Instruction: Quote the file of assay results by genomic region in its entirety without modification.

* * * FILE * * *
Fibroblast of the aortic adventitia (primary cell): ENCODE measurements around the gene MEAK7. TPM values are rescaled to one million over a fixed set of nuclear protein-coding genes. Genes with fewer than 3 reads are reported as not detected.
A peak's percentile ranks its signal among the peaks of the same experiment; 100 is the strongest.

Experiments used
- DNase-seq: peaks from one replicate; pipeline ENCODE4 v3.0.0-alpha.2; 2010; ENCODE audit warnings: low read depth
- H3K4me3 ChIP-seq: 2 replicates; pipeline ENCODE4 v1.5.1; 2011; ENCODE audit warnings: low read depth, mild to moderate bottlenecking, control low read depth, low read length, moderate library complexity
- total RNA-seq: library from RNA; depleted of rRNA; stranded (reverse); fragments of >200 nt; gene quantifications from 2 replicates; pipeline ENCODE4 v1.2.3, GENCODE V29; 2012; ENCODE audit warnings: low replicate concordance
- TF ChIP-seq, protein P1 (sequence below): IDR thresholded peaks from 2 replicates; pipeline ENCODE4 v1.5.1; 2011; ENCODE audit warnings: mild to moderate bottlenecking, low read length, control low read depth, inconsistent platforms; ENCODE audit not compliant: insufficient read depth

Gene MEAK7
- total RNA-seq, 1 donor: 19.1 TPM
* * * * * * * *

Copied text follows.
Fibroblast of the aortic adventitia (primary cell): ENCODE measurements around the gene MEAK7. TPM values are rescaled to one million over a fixed set of nuclear protein-coding genes. Genes with fewer than 3 reads are reported as not detected.
A peak's percentile ranks its signal among the peaks of the same experiment; 100 is the strongest.

Experiments used
- DNase-seq: peaks from one replicate; pipeline ENCODE4 v3.0.0-alpha.2; 2010; ENCODE audit warnings: low read depth
- H3K4me3 ChIP-seq: 2 replicates; pipeline ENCODE4 v1.5.1; 2011; ENCODE audit warnings: low read depth, mild to moderate bottlenecking, control low read depth, low read length, moderate library complexity
- total RNA-seq: library from RNA; depleted of rRNA; stranded (reverse); fragments of >200 nt; gene quantifications from 2 replicates; pipeline ENCODE4 v1.2.3, GENCODE V29; 2012; ENCODE audit warnings: low replicate concordance
- TF ChIP-seq, protein P1 (sequence below): IDR thresholded peaks from 2 replicates; pipeline ENCODE4 v1.5.1; 2011; ENCODE audit warnings: mild to moderate bottlenecking, low read length, control low read depth, inconsistent platforms; ENCODE audit not compliant: insufficient read depth

Gene MEAK7
- total RNA-seq, 1 donor: 19.1 TPM